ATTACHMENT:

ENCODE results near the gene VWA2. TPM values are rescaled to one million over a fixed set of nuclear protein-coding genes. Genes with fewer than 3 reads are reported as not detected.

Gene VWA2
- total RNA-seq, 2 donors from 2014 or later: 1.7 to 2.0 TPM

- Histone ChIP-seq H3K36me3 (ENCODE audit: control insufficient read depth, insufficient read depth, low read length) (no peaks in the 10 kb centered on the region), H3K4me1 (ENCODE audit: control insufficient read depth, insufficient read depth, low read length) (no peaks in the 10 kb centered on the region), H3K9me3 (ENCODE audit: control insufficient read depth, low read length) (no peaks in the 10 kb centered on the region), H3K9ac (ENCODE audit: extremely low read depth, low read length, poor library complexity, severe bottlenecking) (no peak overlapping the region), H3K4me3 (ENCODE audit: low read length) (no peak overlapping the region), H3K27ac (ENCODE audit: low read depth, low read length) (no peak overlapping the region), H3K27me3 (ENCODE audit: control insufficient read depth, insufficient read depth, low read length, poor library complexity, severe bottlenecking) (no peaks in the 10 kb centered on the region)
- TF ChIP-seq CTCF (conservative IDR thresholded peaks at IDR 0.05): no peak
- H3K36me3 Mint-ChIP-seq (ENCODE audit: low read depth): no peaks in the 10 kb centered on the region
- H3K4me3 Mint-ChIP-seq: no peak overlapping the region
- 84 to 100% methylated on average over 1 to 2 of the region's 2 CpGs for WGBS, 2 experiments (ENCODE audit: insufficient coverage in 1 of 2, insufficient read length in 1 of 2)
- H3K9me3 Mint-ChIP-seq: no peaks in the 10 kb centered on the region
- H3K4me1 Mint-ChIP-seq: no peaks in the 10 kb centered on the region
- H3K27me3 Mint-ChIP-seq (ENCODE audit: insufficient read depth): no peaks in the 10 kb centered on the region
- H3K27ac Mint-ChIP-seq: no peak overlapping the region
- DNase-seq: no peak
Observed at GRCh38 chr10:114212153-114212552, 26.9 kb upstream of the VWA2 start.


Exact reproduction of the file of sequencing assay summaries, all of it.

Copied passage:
ENCODE results near the gene VWA2. TPM values are rescaled to one million over a fixed set of nuclear protein-coding genes. Genes with fewer than 3 reads are reported as not detected.

Gene VWA2
- total RNA-seq, 2 donors from 2014 or later: 1.7 to 2.0 TPM

- Histone ChIP-seq H3K36me3 (ENCODE audit: control insufficient read depth, insufficient read depth, low read length) (no peaks in the 10 kb centered on the region), H3K4me1 (ENCODE audit: control insufficient read depth, insufficient read depth, low read length) (no peaks in the 10 kb centered on the region), H3K9me3 (ENCODE audit: control insufficient read depth, low read length) (no peaks in the 10 kb centered on the region), H3K9ac (ENCODE audit: extremely low read depth, low read length, poor library complexity, severe bottlenecking) (no peak overlapping the region), H3K4me3 (ENCODE audit: low read length) (no peak overlapping the region), H3K27ac (ENCODE audit: low read depth, low read length) (no peak overlapping the region), H3K27me3 (ENCODE audit: control insufficient read depth, insufficient read depth, low read length, poor library complexity, severe bottlenecking) (no peaks in the 10 kb centered on the region)
- TF ChIP-seq CTCF (conservative IDR thresholded peaks at IDR 0.05): no peak
- H3K36me3 Mint-ChIP-seq (ENCODE audit: low read depth): no peaks in the 10 kb centered on the region
- H3K4me3 Mint-ChIP-seq: no peak overlapping the region
- 84 to 100% methylated on average over 1 to 2 of the region's 2 CpGs for WGBS, 2 experiments (ENCODE audit: insufficient coverage in 1 of 2, insufficient read length in 1 of 2)
- H3K9me3 Mint-ChIP-seq: no peaks in the 10 kb centered on the region
- H3K4me1 Mint-ChIP-seq: no peaks in the 10 kb centered on the region
- H3K27me3 Mint-ChIP-seq (ENCODE audit: insufficient read depth): no peaks in the 10 kb centered on the region
- H3K27ac Mint-ChIP-seq: no peak overlapping the region
- DNase-seq: no peak
Observed at GRCh38 chr10:114212153-114212552, 26.9 kb upstream of the VWA2 start.